1. This is a defendant's second appeal and arises from a suit for profits, under Section 226, Agra Tenancy Act. The parties are mortgagees in possession under a deed of 30th July 1923, executed by Fateh Singh and others. Both the lower Courts have decreed the plaintiffs' claim. In second appeal before us it was contended that the suit is not one cognizable by a Revenue Court, as the parties, who are admittedly usufructuary mortgagees are not co-sharers within the meaning of Section 226, Agra Tenancy Act.
2. It appears that the parties to this suit had obtained a decree for Rupees 40,000 against the mortgagors Fateh Singh and others. The latter executed the mortgage-deed already referred to for Rs. 16,000 part of the decretal amount in respect of village Sowara, for which the profits are claimed. The deed expressly states that the plaintiffs are to be regarded as mortgagees in possession to the extent of half and the defendants are to be regarded as mortgagees in possession to the extent of the other half. There is an obscure clause in the deed which presented some difficulty to the mind of the learned District Judge but we do not think it to be desirable to interpret that clause, as our decision one way, or the other may prejudice the case of the plaintiffs or the defendants which may hereafter arise in relation to their claims as decree-holders nor is it necessary to interpret that clause for the purposes of this appeal.
3. The plaintiffs are recorded as co-sharers of half of the mahal and the defendants are recorded as co-sharers of the other half. One of the defendants is admittedly a lambardar and has made collections. If a usufructuary, mortgagee is a 'co-sharer' within the meaning of Section 226 Agra Tenancy Act, there can be no doubt that a suit for; profits by either of them against the; other is maintainable in the Revenue Court; and if such a suit as maintainable, the plaintiffs are entitled to recover profits to the extent of half in terms of the mortgage deed to which, both the defendants and the mortgagors were parties.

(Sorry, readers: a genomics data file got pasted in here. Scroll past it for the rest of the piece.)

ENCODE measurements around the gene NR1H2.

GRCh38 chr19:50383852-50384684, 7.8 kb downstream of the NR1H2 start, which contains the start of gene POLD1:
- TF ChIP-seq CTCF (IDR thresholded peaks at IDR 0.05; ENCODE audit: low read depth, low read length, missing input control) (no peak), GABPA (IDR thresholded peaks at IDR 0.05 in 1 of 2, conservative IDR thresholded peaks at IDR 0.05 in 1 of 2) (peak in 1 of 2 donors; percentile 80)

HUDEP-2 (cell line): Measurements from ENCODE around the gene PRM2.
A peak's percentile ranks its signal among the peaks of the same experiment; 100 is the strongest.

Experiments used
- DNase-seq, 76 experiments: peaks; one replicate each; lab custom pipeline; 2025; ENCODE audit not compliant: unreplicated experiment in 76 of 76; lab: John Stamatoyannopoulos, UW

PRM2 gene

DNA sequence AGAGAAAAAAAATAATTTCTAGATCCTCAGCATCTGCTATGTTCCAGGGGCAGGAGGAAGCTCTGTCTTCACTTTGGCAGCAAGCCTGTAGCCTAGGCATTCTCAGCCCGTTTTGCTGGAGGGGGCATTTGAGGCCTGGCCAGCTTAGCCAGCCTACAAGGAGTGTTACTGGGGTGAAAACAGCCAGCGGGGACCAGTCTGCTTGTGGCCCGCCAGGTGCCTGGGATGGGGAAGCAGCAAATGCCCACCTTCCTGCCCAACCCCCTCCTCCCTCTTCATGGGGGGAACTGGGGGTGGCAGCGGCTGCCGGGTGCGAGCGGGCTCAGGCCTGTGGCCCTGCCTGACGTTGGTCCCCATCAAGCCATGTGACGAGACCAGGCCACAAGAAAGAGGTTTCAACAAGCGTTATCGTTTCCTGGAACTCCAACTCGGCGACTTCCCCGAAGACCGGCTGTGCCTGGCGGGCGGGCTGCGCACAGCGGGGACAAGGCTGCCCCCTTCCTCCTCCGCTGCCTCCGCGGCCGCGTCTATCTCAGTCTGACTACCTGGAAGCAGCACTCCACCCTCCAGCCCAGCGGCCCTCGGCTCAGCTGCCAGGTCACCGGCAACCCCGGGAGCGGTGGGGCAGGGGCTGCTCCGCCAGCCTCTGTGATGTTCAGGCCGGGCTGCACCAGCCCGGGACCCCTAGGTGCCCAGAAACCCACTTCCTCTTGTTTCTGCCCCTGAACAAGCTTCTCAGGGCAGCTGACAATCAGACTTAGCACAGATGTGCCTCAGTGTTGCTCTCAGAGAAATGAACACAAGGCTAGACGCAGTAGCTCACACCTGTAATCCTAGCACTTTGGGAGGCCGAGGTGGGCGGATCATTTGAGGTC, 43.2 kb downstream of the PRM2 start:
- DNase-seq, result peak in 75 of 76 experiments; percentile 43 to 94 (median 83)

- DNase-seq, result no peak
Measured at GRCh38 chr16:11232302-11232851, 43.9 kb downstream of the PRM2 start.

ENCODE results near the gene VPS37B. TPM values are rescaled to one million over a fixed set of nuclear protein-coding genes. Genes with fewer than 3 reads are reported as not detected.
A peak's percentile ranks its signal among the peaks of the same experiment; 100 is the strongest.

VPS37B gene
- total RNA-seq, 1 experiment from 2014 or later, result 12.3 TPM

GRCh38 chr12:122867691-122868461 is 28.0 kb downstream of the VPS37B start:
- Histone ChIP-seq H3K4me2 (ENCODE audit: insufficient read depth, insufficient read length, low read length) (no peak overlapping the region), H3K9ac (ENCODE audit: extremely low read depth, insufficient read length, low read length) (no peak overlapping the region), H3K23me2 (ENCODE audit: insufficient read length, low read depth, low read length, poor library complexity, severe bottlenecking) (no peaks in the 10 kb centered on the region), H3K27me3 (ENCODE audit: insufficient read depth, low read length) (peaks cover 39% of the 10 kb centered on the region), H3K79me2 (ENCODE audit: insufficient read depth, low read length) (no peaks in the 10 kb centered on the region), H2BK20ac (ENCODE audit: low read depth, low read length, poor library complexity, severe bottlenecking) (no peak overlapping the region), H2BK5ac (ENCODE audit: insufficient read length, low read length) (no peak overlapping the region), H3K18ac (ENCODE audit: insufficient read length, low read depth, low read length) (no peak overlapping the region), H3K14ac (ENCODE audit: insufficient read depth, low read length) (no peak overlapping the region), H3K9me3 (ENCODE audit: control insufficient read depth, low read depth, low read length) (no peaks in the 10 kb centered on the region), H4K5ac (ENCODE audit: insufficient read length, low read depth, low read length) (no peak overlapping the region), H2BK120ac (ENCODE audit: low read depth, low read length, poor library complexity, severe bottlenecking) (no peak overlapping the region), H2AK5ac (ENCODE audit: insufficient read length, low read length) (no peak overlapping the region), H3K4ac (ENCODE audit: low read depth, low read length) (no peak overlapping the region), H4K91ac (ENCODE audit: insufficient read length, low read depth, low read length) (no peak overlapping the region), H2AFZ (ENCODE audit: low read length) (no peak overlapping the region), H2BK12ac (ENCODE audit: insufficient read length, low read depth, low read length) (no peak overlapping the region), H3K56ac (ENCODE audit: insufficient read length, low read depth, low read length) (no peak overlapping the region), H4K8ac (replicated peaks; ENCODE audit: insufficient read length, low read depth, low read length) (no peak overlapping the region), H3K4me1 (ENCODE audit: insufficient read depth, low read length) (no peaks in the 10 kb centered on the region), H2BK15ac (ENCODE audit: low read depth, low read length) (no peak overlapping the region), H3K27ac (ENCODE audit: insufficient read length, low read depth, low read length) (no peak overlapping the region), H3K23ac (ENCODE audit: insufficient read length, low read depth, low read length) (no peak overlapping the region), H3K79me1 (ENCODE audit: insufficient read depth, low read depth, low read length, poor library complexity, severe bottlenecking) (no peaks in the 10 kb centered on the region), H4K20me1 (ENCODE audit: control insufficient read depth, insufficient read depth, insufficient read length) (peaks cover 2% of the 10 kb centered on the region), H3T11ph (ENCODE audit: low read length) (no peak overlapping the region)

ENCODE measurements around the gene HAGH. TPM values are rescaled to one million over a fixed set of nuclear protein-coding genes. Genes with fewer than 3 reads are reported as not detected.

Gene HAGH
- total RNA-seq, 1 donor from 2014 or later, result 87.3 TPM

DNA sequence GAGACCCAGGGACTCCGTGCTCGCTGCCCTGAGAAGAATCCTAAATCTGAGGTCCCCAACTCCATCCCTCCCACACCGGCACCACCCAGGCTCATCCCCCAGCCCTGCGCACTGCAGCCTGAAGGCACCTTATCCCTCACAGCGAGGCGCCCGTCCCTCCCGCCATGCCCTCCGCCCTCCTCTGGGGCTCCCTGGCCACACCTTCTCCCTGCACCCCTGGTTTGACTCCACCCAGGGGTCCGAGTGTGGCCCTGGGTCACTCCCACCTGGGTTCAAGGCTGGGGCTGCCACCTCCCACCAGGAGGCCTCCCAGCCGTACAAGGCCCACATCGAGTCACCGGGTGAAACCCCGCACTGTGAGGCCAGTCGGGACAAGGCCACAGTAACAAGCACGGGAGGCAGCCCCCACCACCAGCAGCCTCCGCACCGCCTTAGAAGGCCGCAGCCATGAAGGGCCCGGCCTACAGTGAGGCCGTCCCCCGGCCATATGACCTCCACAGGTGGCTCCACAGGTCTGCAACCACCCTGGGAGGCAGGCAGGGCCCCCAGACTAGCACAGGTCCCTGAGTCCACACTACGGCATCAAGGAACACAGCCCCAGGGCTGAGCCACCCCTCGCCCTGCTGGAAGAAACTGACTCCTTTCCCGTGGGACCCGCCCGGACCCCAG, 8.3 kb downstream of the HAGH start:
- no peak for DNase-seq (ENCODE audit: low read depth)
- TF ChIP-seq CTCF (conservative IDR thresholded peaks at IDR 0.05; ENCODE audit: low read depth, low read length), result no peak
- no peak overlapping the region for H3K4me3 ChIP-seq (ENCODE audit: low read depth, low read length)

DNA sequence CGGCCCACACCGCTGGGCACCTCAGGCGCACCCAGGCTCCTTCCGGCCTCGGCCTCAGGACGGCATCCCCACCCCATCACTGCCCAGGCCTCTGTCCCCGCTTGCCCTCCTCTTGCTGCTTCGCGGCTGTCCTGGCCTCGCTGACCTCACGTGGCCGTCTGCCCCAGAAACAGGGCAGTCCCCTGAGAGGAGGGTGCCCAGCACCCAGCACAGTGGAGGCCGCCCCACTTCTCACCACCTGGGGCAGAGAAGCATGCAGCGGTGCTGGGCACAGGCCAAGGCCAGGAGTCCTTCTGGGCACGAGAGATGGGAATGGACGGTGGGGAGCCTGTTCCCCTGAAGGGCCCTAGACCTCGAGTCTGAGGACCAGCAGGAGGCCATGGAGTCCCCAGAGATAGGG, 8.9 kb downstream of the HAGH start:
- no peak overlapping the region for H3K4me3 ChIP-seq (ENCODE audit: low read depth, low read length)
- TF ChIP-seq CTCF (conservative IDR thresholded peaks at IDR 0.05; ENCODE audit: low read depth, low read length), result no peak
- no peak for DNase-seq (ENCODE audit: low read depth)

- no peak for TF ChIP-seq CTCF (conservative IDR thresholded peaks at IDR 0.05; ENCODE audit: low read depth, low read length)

4. The word 'co-sharer' is nowhere defined in the Agra Tenancy Act and; must be taken in its etymological, sense. To our mind it is perfectly, clear that a person who is entitled to a share of the profits of a mahal is a co-sharer for the purposes of a suit under Section 226, Agra Tenancy Act. A usufructuary mortgagee, is one who is entitled to the usufruct of the share mortgaged to him. Where both the lambardar and the co-sharers suing for profits are mortgagees in possession, each is entitled to a share in in the profits of the mahal held by them as mortgagees and they are therefore co-sharers. This view has prevailed in this High Court for a long time. It was held in Lachman Singh v. Ghasi (1893) 15 All. 137, that a mortgagee, in possession is a co-sharer whom a lambairdar can sue in a Revenue Court for recovery of his share of revenue. In Lachman Pande v. Tirbeni Sahu 1924 All. 719. it was held by a Bench of this Court that a usufructuary mortgagee of a co-sharer in possession of the share is entitled to maintain a suit against the lambardar for profits. More recently it was held in Muhammad Qamar Shah v. Muhammad Salamat Ali Khan 1933 All. 407 that:
We hold both on principle and authority that a mortgagee in possession is a co-sharer within the meaning of Section 226, Agra Tenancy Act,
5. It was next contended on behalf of the appellant that the rights of the parties to this case under the decree outstanding against the mortgagor are not equal and that as part of the profits is to be set off against the interest due under the decree, the parties should not be considered to be entitled to profits in equal shares. We think that effect cannot be given to this contention, even if it is well founded. as the stipulation contained in the mortgage deed which represents a contract between the mortgagees inter se and also between the mortgagees on the one side and the mortgagors on the other is dear. Whatever may be the rights of the parties as regards the decree against the mortgagors part of which has been satisfied by the execution of the mortgage deed in question there is no doubt that the village Sowara was mortgaged with possession to the parties who were expressly given equal rights as regards possession and enjoyment thereof. It will be open to the parties to take into account the profits received by one or the other of them when their rights under the decree are to be finally adjusted. So far as the simple remedy of one co-sharer to receive profits from the lambardar is concerned, the entries in the khewat and the stipulations contained in the mortgage deed which are to regulate their relationship as co-sharers must be given effect to.
6. The conclusion arrived at by the learned District Judge is the same as herein indicated, though his reasons are somewhat brief and not identical in all respects with our own. The resuit is the appeal fails and is dismissed with Cost.